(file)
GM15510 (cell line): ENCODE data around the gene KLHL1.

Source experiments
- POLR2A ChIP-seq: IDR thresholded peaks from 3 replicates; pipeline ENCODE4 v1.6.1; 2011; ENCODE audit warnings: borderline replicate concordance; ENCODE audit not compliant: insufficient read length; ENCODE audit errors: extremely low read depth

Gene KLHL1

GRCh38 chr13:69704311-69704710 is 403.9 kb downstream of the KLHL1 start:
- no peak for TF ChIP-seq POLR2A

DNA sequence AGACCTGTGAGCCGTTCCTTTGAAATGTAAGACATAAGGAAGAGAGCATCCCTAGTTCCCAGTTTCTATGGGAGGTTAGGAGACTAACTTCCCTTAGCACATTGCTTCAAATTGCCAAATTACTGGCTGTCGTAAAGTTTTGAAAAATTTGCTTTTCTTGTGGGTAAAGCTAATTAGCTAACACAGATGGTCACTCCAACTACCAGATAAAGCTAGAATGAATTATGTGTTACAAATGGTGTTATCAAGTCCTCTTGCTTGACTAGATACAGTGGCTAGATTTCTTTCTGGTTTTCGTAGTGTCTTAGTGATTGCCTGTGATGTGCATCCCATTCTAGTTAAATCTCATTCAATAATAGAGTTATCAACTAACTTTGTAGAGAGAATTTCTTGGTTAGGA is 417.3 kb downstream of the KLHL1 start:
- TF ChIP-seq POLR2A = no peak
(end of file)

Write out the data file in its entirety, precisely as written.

GM15510 (cell line): ENCODE data around the gene KLHL1.

Source experiments
- POLR2A ChIP-seq: IDR thresholded peaks from 3 replicates; pipeline ENCODE4 v1.6.1; 2011; ENCODE audit warnings: borderline replicate concordance; ENCODE audit not compliant: insufficient read length; ENCODE audit errors: extremely low read depth

Gene KLHL1

GRCh38 chr13:69704311-69704710 is 403.9 kb downstream of the KLHL1 start:
- no peak for TF ChIP-seq POLR2A

DNA sequence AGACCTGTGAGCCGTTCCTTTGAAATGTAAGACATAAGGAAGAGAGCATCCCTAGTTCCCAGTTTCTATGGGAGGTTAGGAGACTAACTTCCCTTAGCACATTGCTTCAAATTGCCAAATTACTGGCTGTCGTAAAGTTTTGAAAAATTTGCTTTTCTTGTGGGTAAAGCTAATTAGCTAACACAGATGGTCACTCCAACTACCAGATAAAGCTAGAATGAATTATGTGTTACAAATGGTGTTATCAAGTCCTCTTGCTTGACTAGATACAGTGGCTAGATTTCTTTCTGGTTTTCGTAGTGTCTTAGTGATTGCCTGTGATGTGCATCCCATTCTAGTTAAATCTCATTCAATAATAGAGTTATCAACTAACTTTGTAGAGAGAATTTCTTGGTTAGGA is 417.3 kb downstream of the KLHL1 start:
- TF ChIP-seq POLR2A = no peak